Mesmerizing Veena Recital
Lakshmi and Venkat, as they are fondly known to New Englanders who have contributed tremendously to the Boston are music scene for many years before they moved to California, returned to the Srilakshmi Temple with a great present for New England area Rasikas - A concert by their sons Guhan who played the Veena accompanied by his brother Vignesh on the Mridangam.
While their resume qualifies them as seasoned artists, they are only high-schoolers , Guhan being a 9th grader and Vignesh in the 11th grade.
Guhan is a disciple of Smt. Ranganayaki Rajagopalan who is a direct disciple of the legendary Karaikudi Sri. Sambasiva Iyer. Vignesh is a disciple of the Mridangam Maestro Shri Umayalpuram Shivaraman. They have won many prestigious awards.
Listening to the concert was a blissful experience. Congratulations Lakshmi and Venkat! Your children did you proud!
Guhan started the concert with Viriboni in the right kala pramanam. Playing in different octaves made one think it was a duo concert-innovative. The rendering was ‘kacchidam’ with 'yeduvana' accompaniment by Vignesh Bhavam (ga -ri, ri-sa, sa-ni, da-pa for example) was soothing. ‘Siddhivinayakam’ was quick and energetic; being a devout fan of MDR, would have preferred a slower tempo. Guhan did not elaborate on sankathi; instead
demonstrated a flavor of various aspects of a composition (alapana, sankathi, swara prastara)
‘Shadanane’ in kamAs was short and crisp; padandaram was in a different style. i was missing the jathis “'jam taka naka deem tajanu...” Guhan was very comfortable and mellifluous while playing in durita kalam. Neelambari's 'kuzaivu' was very well brought up in 'Amba Neelayadakshi'. Chittaswaram was very pleasant, melodious to the ears, and emotive. Would like to recommend listening to Semmangudi's rendering (http://www.filestube.com/658c5b7c59555b5d03e9/go.html) as well as Gurcharan's to embellish it further. Vignesh sang along with him on his mridangam.
Brisk handling of the kriti 'Ninnu Cheppaka’ in Mandari. Playing the octaves alternatively was cleverly handled, followed by simple but apt swara prastara. Here is Lalgudi's rendering http://www.mediafire.com/?wornknmmnxj Ninnu cheppaka - Mandari. - please note the muthaippu, something Guhan may want to add to his style. ‘Raguvamsa’ followed. Guhan's comfort level in rendering at fast speed once again was demonstrated. Vignesh accompanied unobtrusively but following Guhan's nadai.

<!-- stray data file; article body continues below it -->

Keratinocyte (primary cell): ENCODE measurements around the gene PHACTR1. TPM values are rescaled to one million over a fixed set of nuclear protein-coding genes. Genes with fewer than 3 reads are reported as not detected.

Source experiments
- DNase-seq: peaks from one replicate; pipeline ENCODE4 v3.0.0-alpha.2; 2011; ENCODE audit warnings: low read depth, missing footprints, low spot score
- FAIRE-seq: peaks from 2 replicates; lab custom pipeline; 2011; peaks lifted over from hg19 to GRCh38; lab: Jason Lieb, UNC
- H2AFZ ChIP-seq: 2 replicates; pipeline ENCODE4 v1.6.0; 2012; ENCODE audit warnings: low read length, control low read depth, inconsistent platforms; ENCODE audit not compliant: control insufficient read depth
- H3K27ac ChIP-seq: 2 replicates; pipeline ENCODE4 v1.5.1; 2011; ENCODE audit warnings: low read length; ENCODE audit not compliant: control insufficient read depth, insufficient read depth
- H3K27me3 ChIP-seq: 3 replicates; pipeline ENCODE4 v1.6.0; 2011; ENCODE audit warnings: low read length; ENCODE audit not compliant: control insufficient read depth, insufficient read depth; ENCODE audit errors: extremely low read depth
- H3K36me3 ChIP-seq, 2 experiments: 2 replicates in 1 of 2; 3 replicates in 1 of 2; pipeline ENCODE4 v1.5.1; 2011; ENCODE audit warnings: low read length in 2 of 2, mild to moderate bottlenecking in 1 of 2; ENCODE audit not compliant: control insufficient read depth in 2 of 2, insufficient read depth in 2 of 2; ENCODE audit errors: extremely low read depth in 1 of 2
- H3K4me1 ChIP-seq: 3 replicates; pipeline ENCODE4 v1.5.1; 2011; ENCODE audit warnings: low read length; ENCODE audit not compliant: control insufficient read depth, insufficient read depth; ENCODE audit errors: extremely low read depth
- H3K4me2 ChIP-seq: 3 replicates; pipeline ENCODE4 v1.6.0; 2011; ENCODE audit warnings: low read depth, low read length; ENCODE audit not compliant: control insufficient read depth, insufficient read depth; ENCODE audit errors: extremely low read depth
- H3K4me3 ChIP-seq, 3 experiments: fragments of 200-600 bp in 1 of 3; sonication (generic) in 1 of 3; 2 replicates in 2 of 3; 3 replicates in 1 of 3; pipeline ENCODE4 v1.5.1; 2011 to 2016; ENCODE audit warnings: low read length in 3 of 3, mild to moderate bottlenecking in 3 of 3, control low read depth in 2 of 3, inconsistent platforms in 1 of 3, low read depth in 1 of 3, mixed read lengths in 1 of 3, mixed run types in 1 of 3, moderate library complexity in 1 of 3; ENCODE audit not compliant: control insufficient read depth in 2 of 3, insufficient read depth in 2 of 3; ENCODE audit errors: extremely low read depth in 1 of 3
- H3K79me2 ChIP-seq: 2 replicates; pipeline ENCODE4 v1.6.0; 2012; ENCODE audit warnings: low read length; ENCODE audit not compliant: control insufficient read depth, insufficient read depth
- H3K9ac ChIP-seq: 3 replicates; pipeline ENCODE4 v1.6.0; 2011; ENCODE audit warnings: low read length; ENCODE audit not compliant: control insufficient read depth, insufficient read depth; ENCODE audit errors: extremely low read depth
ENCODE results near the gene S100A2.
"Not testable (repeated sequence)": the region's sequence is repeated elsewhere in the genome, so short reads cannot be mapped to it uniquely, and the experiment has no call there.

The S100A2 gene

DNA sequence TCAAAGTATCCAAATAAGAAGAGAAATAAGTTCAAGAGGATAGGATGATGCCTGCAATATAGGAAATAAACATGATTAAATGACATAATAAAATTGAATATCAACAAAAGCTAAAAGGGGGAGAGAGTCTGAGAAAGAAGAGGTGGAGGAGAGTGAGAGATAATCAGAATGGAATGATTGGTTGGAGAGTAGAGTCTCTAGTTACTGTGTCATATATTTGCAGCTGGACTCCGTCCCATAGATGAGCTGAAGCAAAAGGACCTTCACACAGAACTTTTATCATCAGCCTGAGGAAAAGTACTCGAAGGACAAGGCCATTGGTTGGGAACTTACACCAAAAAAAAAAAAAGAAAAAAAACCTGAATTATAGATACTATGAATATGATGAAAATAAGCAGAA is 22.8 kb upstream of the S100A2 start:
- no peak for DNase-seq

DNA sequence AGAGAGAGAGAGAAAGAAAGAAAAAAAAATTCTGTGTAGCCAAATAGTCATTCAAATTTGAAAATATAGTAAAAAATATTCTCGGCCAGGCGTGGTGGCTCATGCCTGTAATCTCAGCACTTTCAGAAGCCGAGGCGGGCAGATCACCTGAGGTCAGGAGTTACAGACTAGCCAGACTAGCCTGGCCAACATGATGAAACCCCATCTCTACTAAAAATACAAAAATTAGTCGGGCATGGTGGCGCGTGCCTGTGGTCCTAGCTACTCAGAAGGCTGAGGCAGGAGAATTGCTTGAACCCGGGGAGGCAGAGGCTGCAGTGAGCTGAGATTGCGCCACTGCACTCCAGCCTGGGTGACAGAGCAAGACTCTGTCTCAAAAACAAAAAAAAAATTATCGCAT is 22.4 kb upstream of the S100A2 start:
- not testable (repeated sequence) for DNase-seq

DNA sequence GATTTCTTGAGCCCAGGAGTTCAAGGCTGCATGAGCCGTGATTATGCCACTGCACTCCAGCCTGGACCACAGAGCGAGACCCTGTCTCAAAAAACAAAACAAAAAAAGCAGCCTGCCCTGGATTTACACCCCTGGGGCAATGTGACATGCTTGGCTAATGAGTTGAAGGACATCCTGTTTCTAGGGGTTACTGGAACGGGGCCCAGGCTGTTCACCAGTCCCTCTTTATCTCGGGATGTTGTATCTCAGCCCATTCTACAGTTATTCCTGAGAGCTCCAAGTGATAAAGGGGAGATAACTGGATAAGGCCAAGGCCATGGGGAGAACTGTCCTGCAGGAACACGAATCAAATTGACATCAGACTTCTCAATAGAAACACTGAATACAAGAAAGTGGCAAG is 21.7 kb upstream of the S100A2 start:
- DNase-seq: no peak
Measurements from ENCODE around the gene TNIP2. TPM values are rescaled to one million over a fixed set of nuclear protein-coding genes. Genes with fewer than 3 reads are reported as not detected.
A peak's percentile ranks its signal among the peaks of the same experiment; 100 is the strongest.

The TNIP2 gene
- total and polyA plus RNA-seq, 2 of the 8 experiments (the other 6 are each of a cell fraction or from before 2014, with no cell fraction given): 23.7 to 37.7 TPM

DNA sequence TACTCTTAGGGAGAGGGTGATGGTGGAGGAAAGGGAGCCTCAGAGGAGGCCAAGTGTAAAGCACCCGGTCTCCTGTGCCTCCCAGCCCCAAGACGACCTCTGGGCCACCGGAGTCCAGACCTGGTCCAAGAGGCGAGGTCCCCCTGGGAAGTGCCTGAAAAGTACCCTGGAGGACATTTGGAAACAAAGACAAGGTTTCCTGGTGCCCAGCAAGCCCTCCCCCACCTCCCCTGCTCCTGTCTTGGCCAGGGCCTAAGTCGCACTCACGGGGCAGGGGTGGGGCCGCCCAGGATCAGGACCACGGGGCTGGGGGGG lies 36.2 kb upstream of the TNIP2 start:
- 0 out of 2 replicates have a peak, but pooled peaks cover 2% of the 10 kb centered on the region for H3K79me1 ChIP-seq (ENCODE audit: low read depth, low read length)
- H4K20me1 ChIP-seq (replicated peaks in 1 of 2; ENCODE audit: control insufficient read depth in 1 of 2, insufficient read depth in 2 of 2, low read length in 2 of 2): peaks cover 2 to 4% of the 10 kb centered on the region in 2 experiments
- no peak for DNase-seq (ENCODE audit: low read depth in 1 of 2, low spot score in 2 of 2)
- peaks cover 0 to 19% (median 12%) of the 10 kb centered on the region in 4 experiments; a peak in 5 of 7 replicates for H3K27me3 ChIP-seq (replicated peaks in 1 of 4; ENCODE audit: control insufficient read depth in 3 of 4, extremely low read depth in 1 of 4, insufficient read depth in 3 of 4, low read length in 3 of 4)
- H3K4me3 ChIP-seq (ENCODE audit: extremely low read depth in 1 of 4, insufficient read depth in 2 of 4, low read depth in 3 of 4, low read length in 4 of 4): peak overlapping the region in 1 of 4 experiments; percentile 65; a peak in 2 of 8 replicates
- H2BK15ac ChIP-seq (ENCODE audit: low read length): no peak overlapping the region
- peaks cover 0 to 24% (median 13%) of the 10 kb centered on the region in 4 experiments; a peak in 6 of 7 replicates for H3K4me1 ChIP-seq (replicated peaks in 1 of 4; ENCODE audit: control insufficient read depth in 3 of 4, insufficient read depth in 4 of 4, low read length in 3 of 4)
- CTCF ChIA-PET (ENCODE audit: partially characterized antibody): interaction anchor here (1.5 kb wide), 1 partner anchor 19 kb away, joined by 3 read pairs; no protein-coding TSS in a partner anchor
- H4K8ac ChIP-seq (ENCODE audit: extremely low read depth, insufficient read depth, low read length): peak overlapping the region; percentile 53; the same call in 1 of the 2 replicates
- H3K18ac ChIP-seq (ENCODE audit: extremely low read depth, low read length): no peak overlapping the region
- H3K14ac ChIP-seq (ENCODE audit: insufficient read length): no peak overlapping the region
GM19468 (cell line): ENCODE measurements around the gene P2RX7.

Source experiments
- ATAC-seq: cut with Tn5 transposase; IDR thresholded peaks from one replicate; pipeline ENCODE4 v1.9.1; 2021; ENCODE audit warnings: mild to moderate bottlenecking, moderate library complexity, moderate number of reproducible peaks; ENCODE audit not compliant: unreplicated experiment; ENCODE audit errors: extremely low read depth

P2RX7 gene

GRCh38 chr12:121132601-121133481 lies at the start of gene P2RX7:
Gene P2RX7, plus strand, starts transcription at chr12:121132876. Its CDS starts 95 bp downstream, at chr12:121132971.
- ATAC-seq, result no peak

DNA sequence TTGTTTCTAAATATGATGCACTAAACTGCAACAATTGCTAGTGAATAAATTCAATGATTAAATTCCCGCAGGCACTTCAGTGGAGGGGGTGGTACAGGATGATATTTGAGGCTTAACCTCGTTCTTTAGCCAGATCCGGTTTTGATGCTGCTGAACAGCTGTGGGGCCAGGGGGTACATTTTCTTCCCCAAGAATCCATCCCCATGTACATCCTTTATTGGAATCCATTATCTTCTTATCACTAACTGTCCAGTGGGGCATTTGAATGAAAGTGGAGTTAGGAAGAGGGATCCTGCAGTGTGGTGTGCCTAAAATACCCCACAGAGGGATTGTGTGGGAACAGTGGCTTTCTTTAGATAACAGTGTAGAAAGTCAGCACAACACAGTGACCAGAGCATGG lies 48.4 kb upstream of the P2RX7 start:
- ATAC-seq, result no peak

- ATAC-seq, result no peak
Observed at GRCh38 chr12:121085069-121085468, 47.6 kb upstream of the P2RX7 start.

With very first 'meetu' Guhan brought the flavor of Todi. Traditionally played, Guhan was able to bring out the pathos of Todi with 'kuzaivu and appropriate ezuppu gamakam. Guhan covered across the octaves, employed spuritha gamakam aptly without exaggeration. Ragam-Tanam (in raga malika) followed the alapana. Amazing to watch young Guhan playing it with such ease, confidence, and above all enjoying himself thoroughly.
Choosing the ‘pancha ratna’ ragas was congenial and soothing and fitting to the mood of the listener. Moving from one raga to another seamlessly was an achievement by itself indeed. Especially in Varali, the tanam was rendered with such pathos. Who would not like to listen to the majestic, appealing, pleading, dignified Sriragam? Guhan did more than justice to it. Many a raga followed - sama, riti gowla, sindu bhairavi , sivarnjani, behag. Another laudable feature to note about young Guhan’s expertise - having breadth of ragas under his control. Liked very much his prayoga of gamaka suitable to the raga. His Behag and Sindubhairavi were my favorites.
While rendering the kriti ‘Emi jEsitE’, Guhan maintained the traditional approach. His niraval muthaippu was so very comforting. As we know, The 'ni' and 'ga' In Todi can be rendered differently according to the mood. In particular, Guhan brought out the intonations of 'ni' and 'ga' quite superbly. Vignesh's tani avartanam was like the feather in the cap to the already great delivery by Guhan. Very traditionally played, Could hear in Vignesh's, his guru's 'kai' (who else but Sri Umaiyalpuram Sivaraman). Gentle gallop with majestic bounces, and, that without losing melody. The 'nadais' were very brisk and clean. Guhan completed with few more small pieces including thillanna, needless to say to a standing ovation.
As I was listening to the MP3' s of the recordings in the early hours, when all was quiet and calm around, I felt energized and equally felt at peace. Thanks Lakshmi & Venkat for giving me an opportunity to relive the musical experience via the recordings and write this review!
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Vignesh and Guhan